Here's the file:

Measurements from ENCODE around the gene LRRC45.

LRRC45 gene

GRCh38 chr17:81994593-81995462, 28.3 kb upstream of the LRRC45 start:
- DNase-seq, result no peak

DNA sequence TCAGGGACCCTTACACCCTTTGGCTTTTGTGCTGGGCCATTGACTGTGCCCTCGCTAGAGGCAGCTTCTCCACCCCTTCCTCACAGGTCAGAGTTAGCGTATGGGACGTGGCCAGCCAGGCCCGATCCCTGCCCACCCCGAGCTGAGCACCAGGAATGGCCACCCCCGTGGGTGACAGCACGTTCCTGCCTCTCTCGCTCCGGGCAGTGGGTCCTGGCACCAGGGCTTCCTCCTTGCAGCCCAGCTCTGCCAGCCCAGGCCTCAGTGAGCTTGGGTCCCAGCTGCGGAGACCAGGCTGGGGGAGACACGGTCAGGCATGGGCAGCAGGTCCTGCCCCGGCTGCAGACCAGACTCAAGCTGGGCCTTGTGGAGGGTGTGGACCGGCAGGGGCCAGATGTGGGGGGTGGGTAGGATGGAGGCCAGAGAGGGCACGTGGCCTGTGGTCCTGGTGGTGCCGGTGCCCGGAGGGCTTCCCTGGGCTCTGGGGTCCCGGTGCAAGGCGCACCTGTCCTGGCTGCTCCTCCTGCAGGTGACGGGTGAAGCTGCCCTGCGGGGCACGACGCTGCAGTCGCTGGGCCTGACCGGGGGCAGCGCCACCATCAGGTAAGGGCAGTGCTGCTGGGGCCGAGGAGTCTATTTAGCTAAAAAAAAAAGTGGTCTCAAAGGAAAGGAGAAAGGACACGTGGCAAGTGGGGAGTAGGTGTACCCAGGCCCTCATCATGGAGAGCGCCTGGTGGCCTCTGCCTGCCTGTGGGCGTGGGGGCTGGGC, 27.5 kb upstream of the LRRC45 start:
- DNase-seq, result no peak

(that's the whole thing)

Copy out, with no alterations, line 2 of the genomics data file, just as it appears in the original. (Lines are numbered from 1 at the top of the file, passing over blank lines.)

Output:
LRRC45 gene